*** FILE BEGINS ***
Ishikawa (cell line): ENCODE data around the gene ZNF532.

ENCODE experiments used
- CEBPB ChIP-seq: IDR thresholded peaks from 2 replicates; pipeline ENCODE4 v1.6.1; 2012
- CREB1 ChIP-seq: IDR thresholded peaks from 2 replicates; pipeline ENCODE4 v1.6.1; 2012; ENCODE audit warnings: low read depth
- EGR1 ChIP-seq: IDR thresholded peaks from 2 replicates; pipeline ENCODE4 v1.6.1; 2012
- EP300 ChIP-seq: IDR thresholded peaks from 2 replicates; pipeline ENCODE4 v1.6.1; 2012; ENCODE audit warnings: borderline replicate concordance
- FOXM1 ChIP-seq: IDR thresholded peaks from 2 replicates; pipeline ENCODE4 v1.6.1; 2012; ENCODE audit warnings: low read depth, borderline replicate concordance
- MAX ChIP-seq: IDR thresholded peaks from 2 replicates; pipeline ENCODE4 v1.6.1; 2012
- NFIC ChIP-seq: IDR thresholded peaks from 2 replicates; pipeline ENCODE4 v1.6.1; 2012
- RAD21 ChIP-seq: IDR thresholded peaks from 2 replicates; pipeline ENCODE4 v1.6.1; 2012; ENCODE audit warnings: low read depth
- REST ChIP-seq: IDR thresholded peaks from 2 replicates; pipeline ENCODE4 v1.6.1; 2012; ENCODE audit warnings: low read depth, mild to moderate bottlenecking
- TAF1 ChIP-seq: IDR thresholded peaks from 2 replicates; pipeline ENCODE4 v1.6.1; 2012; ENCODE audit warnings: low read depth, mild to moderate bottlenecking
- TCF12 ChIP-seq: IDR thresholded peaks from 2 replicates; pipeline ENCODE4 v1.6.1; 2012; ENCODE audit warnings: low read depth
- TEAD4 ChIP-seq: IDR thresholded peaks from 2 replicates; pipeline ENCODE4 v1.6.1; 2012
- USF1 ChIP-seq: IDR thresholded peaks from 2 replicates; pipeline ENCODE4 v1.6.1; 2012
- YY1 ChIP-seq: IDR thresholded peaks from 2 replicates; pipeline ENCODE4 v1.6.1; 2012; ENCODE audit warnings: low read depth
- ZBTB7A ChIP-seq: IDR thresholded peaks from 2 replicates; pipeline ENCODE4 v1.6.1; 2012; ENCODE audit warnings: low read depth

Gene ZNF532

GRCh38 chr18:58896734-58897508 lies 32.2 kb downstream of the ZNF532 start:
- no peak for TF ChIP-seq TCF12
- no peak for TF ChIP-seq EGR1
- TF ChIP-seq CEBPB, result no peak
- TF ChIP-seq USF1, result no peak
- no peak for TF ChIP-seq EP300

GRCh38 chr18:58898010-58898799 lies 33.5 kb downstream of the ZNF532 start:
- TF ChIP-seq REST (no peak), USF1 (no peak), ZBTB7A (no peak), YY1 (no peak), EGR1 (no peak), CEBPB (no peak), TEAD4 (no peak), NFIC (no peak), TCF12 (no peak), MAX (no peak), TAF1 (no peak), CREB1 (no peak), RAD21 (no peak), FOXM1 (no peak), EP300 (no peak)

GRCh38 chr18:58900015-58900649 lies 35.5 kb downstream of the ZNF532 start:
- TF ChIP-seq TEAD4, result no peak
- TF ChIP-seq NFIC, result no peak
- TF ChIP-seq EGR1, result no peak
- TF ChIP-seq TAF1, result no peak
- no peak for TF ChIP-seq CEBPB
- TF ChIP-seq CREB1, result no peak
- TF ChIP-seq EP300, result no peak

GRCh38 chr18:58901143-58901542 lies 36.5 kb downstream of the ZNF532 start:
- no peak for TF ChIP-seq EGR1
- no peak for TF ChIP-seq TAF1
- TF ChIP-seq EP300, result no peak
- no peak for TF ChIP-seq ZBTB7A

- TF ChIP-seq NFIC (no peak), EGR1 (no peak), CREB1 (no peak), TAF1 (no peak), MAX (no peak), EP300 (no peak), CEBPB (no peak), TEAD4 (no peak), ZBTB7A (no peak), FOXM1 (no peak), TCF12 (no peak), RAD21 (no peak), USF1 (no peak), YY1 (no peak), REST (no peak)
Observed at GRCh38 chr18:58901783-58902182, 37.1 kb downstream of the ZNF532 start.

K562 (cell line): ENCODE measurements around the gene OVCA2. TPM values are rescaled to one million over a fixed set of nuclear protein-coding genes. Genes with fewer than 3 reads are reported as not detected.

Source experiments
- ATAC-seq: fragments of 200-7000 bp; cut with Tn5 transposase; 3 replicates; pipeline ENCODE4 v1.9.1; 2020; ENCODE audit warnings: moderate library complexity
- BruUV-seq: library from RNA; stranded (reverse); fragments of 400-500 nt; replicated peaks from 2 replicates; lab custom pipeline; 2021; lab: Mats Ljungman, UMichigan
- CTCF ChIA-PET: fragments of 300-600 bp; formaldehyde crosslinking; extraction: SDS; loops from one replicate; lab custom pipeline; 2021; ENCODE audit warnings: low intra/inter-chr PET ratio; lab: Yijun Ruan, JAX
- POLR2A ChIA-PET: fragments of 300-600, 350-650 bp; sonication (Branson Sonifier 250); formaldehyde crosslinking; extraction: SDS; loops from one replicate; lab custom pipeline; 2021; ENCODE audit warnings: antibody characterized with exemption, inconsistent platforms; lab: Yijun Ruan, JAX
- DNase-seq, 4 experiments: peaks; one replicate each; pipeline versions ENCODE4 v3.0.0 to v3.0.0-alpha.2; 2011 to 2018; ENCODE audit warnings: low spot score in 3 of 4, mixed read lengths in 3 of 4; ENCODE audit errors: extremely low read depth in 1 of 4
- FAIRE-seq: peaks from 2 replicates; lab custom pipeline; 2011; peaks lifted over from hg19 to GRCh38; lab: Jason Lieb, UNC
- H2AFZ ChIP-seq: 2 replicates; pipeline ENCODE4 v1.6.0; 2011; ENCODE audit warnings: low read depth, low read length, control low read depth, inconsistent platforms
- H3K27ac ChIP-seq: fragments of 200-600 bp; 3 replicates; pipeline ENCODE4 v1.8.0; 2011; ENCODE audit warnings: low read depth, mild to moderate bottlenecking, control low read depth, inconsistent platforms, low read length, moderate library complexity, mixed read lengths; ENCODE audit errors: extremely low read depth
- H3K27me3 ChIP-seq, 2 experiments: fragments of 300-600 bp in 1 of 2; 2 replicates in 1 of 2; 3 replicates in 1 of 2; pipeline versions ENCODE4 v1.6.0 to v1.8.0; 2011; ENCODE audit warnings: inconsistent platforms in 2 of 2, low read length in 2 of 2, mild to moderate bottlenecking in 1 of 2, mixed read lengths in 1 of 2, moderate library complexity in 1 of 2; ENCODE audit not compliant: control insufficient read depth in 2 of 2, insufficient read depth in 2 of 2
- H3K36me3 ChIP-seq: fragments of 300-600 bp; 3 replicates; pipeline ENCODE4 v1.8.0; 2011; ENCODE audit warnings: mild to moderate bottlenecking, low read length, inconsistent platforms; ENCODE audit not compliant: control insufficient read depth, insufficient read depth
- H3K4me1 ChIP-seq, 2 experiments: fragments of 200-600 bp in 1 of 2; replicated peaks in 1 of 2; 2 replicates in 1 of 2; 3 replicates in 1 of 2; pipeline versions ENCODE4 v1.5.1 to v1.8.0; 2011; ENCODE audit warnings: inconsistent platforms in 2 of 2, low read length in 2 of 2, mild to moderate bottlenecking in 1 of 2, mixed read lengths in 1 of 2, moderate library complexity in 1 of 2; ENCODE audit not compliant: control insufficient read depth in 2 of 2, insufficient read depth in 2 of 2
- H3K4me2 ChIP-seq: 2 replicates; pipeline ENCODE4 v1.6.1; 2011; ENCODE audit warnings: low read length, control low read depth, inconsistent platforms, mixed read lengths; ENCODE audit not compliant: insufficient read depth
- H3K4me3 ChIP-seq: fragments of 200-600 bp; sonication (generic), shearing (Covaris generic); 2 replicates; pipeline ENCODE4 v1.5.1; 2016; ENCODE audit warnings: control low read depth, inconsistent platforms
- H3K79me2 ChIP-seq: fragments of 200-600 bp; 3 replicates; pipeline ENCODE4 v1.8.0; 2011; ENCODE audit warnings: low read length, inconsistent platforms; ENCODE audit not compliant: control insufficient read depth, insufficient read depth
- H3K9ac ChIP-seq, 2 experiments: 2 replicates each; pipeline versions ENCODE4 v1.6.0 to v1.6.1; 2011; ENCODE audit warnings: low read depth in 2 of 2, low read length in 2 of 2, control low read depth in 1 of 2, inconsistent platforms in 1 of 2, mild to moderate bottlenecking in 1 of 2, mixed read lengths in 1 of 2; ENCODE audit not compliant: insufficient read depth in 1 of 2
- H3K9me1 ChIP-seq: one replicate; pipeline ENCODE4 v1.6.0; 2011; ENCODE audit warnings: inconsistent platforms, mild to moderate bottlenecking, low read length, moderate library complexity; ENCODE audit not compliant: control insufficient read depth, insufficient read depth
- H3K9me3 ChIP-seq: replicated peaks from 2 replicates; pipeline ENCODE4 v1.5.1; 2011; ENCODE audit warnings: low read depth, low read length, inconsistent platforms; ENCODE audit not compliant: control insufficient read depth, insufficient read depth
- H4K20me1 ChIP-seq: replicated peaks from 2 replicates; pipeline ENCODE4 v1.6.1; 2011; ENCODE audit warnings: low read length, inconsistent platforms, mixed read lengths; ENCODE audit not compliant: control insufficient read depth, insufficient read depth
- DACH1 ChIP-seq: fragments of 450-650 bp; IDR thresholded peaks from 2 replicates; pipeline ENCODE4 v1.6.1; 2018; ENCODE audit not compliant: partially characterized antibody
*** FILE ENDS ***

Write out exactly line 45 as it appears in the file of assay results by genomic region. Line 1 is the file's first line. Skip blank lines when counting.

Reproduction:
- BruUV-seq: library from RNA; stranded (reverse); fragments of 400-500 nt; replicated peaks from 2 replicates; lab custom pipeline; 2021; lab: Mats Ljungman, UMichigan